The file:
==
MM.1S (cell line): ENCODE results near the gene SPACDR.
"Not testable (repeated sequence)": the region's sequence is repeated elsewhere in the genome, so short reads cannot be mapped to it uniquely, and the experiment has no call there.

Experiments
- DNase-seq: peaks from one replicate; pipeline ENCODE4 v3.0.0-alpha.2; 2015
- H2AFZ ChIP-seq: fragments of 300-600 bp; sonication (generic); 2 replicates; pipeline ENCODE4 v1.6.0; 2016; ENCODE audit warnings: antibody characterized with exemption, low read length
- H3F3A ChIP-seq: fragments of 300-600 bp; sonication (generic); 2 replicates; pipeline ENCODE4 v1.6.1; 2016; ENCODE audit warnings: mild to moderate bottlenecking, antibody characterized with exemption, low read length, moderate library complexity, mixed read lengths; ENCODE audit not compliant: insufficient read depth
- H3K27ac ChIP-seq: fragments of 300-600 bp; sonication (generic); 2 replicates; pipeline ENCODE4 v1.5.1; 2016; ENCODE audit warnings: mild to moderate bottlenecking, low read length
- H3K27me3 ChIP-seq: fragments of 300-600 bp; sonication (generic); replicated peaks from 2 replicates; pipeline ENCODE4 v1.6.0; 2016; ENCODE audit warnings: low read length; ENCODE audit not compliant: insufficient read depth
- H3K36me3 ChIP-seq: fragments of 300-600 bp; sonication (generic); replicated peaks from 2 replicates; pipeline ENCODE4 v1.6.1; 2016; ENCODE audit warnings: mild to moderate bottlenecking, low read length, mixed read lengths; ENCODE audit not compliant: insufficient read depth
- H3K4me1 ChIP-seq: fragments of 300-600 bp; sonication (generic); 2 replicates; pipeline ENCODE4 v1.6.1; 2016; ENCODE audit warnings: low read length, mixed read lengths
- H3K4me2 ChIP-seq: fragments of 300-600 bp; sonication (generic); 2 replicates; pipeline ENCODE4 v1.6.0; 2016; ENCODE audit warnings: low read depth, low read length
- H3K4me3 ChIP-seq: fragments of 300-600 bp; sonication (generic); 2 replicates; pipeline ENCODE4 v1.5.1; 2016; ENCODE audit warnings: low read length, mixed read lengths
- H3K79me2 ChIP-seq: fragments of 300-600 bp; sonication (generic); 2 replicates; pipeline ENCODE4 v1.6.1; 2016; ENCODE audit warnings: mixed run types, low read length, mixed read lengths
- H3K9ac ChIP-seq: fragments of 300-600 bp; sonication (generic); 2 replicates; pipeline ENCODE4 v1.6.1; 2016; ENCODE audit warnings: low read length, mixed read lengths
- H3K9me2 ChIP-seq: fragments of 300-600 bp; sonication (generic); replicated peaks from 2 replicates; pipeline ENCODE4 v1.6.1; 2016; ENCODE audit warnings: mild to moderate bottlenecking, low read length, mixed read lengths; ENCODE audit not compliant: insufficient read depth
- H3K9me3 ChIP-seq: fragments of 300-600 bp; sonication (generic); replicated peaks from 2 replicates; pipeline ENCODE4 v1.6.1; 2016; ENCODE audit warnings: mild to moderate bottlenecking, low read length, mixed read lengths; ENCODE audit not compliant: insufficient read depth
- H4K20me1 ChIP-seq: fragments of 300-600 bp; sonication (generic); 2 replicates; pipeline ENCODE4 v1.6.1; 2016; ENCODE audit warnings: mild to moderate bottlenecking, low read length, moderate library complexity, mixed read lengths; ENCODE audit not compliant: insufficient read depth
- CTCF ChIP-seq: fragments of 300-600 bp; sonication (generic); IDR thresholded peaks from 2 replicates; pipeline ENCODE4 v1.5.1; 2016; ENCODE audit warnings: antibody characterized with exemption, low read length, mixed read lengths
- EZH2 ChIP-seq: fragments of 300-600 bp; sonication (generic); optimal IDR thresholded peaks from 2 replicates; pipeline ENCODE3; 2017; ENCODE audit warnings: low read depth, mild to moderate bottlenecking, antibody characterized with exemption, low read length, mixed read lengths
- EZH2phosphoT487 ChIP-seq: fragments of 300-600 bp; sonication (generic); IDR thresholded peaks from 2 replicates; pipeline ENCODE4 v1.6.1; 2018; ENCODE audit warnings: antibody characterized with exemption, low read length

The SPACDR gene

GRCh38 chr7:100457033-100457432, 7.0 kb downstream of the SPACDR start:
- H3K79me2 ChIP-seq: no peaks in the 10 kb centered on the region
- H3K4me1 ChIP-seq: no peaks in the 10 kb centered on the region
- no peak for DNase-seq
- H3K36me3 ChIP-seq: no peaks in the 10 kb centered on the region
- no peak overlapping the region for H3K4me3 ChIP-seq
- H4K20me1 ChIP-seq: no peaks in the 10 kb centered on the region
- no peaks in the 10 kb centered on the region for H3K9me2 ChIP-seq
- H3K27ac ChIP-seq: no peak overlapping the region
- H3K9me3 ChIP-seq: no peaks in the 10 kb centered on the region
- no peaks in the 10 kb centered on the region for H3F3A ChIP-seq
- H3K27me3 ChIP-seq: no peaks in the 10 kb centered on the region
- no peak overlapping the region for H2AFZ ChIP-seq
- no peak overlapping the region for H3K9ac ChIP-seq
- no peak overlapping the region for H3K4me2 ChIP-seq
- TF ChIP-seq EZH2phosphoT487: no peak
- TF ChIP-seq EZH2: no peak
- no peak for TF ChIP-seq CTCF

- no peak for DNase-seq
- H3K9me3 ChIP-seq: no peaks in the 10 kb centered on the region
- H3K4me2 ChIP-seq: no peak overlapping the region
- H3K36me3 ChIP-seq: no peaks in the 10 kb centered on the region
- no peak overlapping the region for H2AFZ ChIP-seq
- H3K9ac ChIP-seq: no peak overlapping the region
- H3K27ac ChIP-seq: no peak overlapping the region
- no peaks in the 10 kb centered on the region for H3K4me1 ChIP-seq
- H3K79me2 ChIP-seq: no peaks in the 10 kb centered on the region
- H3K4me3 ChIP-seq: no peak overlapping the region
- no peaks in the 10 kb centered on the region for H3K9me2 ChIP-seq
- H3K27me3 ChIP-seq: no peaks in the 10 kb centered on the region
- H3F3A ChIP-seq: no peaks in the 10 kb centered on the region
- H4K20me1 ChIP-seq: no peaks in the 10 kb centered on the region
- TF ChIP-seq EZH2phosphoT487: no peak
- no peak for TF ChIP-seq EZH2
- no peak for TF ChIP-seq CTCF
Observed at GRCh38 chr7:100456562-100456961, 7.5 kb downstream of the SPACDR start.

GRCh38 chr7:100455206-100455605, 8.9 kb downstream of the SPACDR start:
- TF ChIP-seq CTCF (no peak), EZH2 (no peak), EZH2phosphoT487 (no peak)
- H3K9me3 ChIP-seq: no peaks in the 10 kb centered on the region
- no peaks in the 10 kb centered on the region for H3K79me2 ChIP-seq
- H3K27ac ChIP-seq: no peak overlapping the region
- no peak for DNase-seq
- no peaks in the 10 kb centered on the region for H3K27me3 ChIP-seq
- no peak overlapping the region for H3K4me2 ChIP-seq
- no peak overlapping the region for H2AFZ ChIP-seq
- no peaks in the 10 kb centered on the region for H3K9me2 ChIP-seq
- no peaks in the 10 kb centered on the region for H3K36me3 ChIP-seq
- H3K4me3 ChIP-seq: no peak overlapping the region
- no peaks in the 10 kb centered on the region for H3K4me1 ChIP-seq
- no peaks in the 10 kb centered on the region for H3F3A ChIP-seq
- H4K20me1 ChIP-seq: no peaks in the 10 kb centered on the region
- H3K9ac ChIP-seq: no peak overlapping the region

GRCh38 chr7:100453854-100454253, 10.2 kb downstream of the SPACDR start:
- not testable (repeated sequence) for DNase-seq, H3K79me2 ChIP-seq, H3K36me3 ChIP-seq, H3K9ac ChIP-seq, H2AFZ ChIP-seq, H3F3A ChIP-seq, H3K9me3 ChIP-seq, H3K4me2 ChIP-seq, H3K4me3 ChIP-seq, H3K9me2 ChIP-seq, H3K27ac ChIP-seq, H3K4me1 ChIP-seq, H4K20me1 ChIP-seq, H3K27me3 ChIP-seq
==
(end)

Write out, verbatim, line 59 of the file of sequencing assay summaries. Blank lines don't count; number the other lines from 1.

- TF ChIP-seq CTCF (no peak), EZH2 (no peak), EZH2phosphoT487 (no peak)